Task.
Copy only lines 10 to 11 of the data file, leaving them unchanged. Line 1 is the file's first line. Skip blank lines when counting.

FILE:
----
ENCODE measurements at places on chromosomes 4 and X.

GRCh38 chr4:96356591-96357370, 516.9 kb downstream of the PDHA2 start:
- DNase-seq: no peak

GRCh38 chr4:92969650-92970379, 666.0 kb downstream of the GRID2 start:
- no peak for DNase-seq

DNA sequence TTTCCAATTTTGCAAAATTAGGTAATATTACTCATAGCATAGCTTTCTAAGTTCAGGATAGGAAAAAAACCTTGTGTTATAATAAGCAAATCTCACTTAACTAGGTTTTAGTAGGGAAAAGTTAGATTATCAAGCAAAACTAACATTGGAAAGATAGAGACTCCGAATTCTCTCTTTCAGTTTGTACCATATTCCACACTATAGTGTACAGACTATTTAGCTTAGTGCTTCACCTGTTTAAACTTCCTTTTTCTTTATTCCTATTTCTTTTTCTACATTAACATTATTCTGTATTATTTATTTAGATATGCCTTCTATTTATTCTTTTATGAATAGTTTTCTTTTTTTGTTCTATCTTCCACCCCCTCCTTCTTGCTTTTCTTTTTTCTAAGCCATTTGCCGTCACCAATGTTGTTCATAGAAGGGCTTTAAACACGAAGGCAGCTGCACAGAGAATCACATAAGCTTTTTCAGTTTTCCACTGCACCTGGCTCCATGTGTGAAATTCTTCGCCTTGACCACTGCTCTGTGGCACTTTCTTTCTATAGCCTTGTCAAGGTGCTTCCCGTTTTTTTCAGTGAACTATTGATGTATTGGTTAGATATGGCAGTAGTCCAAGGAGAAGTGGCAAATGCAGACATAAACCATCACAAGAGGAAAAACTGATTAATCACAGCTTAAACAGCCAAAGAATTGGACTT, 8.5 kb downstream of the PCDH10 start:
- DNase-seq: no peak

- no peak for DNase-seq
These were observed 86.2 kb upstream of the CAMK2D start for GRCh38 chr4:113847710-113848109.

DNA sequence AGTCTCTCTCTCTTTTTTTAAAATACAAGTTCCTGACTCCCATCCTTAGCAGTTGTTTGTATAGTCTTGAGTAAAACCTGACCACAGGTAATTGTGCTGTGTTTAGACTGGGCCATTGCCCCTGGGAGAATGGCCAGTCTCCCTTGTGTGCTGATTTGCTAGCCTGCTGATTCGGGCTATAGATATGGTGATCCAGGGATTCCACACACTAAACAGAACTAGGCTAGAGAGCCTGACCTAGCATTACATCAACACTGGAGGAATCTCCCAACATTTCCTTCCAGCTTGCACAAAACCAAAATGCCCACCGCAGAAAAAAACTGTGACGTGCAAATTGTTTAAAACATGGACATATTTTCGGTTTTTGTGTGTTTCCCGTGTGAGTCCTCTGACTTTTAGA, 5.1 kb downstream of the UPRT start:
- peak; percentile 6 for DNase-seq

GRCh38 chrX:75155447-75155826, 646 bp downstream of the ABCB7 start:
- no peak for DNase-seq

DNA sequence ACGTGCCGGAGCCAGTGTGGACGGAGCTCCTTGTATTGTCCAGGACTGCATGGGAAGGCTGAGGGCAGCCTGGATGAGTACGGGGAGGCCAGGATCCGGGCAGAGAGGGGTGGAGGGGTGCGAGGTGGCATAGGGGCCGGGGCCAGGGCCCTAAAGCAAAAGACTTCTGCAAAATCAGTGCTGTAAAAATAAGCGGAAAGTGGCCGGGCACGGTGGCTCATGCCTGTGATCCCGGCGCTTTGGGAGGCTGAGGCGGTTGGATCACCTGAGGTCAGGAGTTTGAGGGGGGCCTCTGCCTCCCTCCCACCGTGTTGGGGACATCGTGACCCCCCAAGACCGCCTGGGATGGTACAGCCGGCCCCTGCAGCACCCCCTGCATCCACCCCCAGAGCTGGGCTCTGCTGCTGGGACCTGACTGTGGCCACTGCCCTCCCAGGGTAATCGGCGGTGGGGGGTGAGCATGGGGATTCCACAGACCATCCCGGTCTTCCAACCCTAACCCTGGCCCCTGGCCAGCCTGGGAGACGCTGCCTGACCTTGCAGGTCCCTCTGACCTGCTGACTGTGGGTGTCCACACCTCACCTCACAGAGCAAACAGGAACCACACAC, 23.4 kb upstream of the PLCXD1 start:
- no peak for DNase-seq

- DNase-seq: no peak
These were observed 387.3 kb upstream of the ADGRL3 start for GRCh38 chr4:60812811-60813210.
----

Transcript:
DNA sequence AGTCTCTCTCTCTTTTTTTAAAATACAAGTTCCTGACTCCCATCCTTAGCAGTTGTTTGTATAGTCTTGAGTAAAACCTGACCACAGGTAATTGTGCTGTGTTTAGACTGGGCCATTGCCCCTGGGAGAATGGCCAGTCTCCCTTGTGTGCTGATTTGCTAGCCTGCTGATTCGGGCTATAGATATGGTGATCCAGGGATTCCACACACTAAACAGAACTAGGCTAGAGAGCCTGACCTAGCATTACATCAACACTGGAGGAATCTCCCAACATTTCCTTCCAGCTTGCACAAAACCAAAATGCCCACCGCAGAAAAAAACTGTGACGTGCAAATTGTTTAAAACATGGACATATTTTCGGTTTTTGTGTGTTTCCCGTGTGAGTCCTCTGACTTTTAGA, 5.1 kb downstream of the UPRT start:
- peak; percentile 6 for DNase-seq